January–March, Volume 1, Number 1, 2010 ajob Neuroscience 21
other legally permissible means, for instance, through pro- the best way to serve justice is to allocate resources to non- viding SAT classes and private tutors and through sending medical enhancements and to leave neuroenhancements in them to private schools. The ideal of equality of opportunity Natural differences are another reason why equality of opportunity is difficult to achieve. Children with higher NOT ALL NEUROENHANCMENTS AFFECT JUSTICE
intelligence, better concentration, and superior analytical Let us turn to the second claim, namely, that a distinction skills are advantaged over those whose capacities are not between “justice-affecting” and “non-justice-affecting” en- as great. The former are likely to have more opportu- hancements ought to be made. Since each enhancement nities and better chances of achieving desired positions.
would have particular effects on a specific capacity, each en- Natural and social inequalities are thus intimately related hancement would probably impact justice differently. Some to equality of opportunity (Bostrom and Sanberg 2009, might have a substantial effect, and some might have no effect. Grouping all neuroenhancements together as candi- This analysis has implications for the issue of equal ac- dates for state support is problematic.
cess to neuroenhancements that the authors recommend.
Enhancing traits and capacities such as intelligence, Given the ideal of equality of opportunity, it can be argued memory, alertness, wakefulness, concentration, and analyt- that equal access is not the best way to serve justice. To ical and mathematical skills can affect equality of opportu- begin with, equal access is likely to be more beneficial to nity. However, enhancing certain emotional responses such those who are already well off; they would probably take as sexual pleasure or enjoyment of food is less clearly re- advantage of the access to a larger extent than those who are lated to equality of opportunity (or justice more generally).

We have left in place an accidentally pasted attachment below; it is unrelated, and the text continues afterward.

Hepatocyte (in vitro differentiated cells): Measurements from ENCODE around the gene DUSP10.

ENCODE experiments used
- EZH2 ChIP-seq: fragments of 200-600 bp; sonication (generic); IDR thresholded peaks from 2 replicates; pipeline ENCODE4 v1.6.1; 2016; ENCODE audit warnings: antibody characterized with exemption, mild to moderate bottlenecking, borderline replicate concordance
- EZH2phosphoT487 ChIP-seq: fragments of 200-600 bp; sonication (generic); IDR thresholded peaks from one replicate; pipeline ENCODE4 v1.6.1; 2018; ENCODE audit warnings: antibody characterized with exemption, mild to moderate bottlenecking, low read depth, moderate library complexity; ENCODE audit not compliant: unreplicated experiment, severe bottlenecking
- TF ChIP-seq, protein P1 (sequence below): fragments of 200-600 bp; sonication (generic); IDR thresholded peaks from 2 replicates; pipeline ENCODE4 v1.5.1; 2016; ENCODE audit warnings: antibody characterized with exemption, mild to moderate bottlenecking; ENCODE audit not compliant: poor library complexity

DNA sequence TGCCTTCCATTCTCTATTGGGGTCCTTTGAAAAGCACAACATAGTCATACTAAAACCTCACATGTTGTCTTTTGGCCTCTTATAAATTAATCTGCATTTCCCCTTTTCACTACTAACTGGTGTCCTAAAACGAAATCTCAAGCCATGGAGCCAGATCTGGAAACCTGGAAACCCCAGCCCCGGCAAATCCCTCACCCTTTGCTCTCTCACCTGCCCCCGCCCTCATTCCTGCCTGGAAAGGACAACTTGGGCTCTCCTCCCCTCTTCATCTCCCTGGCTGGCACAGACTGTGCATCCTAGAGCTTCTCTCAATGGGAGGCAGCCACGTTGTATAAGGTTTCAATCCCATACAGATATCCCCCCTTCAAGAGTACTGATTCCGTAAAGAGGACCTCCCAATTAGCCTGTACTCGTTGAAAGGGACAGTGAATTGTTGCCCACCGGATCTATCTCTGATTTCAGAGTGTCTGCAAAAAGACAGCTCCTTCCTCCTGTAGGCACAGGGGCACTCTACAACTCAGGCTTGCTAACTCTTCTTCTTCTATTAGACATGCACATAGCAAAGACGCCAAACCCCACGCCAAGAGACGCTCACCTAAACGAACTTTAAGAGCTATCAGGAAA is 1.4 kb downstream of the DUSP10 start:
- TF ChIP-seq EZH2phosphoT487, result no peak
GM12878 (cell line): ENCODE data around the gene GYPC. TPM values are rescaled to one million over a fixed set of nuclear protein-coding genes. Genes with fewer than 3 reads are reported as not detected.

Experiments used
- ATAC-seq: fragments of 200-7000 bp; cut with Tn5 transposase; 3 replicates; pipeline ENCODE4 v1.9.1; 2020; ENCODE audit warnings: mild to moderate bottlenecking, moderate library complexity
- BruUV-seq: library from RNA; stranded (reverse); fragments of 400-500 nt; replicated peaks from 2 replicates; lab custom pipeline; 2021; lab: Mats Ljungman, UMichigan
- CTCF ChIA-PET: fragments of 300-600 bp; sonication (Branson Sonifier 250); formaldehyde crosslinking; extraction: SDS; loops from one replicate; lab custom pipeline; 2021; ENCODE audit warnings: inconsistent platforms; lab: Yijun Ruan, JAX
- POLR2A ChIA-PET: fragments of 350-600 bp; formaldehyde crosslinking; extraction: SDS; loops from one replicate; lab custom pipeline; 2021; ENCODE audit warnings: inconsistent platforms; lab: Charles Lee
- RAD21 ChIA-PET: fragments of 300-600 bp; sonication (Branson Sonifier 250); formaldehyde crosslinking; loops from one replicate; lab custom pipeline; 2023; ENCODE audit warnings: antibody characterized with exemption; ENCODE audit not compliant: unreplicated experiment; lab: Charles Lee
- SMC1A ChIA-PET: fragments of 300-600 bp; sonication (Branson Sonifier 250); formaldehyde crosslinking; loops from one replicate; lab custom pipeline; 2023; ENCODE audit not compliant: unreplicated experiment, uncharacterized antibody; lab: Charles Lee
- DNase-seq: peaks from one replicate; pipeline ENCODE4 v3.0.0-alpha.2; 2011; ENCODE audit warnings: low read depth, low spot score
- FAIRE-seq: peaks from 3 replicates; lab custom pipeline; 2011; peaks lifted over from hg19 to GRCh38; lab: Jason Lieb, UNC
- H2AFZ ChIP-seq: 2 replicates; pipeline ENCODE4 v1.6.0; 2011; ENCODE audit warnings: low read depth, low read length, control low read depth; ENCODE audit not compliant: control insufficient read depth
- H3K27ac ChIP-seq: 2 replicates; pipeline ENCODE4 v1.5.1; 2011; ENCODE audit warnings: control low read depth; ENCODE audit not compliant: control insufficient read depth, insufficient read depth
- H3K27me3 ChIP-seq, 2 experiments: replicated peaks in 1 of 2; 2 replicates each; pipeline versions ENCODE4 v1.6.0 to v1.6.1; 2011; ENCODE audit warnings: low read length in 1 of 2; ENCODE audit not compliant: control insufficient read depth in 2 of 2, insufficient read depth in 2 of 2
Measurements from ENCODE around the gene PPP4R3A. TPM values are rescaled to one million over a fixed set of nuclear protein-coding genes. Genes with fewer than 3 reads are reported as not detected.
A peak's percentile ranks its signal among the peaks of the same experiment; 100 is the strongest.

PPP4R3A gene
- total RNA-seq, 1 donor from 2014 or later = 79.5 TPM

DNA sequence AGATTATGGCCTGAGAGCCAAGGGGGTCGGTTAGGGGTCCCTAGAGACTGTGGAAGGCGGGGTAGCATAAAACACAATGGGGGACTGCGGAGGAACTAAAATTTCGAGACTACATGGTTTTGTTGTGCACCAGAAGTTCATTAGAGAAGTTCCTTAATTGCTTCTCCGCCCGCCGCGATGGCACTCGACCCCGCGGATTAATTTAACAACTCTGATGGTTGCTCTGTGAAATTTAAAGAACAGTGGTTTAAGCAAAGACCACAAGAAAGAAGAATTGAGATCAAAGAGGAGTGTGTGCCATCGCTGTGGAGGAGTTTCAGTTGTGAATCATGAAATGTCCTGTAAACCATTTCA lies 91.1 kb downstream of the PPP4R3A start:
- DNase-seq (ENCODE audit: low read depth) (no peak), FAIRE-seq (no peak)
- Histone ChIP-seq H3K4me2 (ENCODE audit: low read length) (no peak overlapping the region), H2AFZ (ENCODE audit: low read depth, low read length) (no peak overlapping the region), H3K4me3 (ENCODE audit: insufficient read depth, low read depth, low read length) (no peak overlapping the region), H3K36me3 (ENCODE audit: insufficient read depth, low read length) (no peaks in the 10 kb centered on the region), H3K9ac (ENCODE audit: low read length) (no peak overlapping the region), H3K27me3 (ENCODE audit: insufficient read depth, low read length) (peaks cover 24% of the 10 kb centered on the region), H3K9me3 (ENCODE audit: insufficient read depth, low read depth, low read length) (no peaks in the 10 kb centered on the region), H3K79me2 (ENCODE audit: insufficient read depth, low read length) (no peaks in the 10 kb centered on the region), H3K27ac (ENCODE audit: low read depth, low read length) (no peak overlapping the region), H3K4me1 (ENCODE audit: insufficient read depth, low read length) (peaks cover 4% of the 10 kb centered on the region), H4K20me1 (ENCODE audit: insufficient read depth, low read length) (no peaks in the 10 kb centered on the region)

worse off. Well-off parents are more likely to know of these To be sure, enhancing these responses can affect one’s well- enhancements and they are more likely to have the time being and perhaps indirectly influence how well a person and resources to attain them. Justice would therefore be does more generally. But to the extent that equality of op- portunity to achieve jobs and positions is concerned, we Even if we assume similar utilization of the neuroen- should be more attentive to the advantages that higher in- hancements by all socioeconomic groups, equal access telligence bestows than the advantages that better ability to would at best prevent existing disparities from getting derive pleasure from food confers. Only the former seems to worse; it would not mitigate them. To promote equality be relevant to justice. Thus, for policy purposes we should of opportunity there ought to be a policy of providing distinguish neuroenhancements along the lines of justice- access to those that are disadvantaged due to social or affecting and non-affecting. The former ought to be care- natural circumstances and to restrict access to those who fully regulated while the latter could be left to individual are better off. Such an approach would narrow the gap that exists between the advantaged and the disadvantaged, This approach could be taken a step further; it is likely thereby mitigating the injustice caused by social and natural that each enhancement would affect equality of opportunity differently. Higher intelligence might have a larger effect on This proposal, however, might face a challenge: One equality of opportunity than enhanced memory, and better might argue that if the neuroenhancements are very expen- memory might influence opportunities more than enhanced sive and their benefits are marginal, then subsidizing them alertness would. Given scarcity of resources, the state would would be wasteful. If there are cheaper and more effective have to decide which enhancements to subsidize, if any.